A competitive bid sets a price at a discount from the T-bill's par value, letting you specify the yield you wish to get from the T-Bill. Noncompetitive bids auctions allow investors to submit a bid to purchase a set dollar amount of bills. The yield investors receive is based upon the average auction price from all bidders.
Competitive bids are made through a local bank or a licensed broker. Individual investors can make noncompetitive bids via the TreasuryDirect website. Once completed, the purchase of the T-Bill serves as a statement from the government that says you are owed the money you invested, according to the terms of the bid.
T-Bill Investment Pros and Cons
Treasury Bills are one of the safest investments available to the investor. But this safety can come at a cost. T-bills pay a fixed rate of interest, which can provide a stable income. However, if interest rates are rising, existing T-bills fall out of favor since their rates are less attractive compared to the overall market. As a result, T-bills have interest rate risk meaning there is a risk that existing bondholders might lose out on higher rates in the future.
Although T-bills have zero default risk, their returns are typically lower than corporate bonds and some certificates of deposit. Since Treasury bills don't pay periodic interest payments, they're sold at a discounted price to the face value of the bond. The gain is realized when the bond matures, which is the difference between the purchase price and the face value.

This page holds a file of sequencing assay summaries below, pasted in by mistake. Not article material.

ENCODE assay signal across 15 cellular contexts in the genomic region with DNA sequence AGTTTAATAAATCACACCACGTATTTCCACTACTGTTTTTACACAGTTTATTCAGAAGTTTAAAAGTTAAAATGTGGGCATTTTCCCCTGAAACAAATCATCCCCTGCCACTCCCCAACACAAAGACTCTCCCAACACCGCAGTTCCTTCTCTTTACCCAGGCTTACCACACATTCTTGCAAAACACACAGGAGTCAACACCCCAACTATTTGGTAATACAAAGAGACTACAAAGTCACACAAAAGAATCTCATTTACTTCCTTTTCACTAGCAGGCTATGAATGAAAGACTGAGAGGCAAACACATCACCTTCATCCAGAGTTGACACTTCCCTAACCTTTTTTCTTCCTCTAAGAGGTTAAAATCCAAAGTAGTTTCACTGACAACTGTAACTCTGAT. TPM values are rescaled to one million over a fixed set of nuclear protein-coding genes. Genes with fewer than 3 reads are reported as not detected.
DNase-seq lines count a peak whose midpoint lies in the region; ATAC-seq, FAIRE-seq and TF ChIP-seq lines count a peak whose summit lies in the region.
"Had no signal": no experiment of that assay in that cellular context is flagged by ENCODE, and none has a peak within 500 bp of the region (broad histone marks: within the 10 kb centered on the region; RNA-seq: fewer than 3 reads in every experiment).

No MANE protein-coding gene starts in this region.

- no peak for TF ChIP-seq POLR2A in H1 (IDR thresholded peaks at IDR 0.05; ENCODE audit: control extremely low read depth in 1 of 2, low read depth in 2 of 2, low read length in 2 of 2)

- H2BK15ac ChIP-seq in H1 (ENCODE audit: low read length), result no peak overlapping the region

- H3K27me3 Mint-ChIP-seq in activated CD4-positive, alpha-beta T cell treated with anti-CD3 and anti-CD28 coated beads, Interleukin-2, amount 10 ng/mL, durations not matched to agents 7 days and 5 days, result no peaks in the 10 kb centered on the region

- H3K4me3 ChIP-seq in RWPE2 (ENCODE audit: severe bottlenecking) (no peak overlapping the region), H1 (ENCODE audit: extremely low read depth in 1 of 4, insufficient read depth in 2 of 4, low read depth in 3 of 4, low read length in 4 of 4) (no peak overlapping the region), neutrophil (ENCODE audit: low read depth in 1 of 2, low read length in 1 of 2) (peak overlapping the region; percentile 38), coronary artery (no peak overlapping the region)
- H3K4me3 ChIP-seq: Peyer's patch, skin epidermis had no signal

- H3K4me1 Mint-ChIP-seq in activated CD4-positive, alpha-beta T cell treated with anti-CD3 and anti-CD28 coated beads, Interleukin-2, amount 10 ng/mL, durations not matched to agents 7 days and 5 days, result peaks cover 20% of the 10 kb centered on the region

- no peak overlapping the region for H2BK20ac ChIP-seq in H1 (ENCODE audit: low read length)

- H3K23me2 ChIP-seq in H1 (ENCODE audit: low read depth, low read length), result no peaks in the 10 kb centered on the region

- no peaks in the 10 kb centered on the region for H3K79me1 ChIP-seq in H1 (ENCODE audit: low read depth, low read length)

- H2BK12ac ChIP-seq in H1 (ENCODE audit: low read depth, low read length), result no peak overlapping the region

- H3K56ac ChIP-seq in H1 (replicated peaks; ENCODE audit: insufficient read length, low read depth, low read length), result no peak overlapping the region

However, if they're sold early, there could be a gain or loss depending on where bond prices are trading at the time of the sale. In other words, if sold early, the sale price of the T-bill could be lower than the original purchase price.
Zero default risk since T-bills have a U.S. government guarantee.
T-bills offer a low minimum investment requirement of $100.
Interest income is exempt from state and local income taxes but subject to federal income taxes.
Investors can buy and sell T-bills with ease in the secondary bond market.
T-Bills offer low returns compared with other debt instruments as well as when compared to certificates of deposits (CDs).
The T-Bill pays no coupon—interest payments—leading up to its maturity.
T-bills can inhibit cash flow for investors who require steady income.
T-bills have interest rate risk, so, their rate could become less attractive in a rising-rate environment.
What Influences T-Bill Prices?
T-Bill prices fluctuate similarly to other debt securities. Many factors can influence T-Bill prices, including macroeconomic conditions, monetary policy, and the overall supply and demand for Treasuries.
T-Bills with longer maturity dates tend to have higher returns than those with shorter maturities. In other words, short-term T-bills are discounted less than longer-dated T-bills. Longer-dated maturities pay higher returns than short-dated bills because there's more risk priced into the instruments meaning there's a greater chance that interest rates could rise. Rising market interest rates make the fixed-rate T-bills less attractive.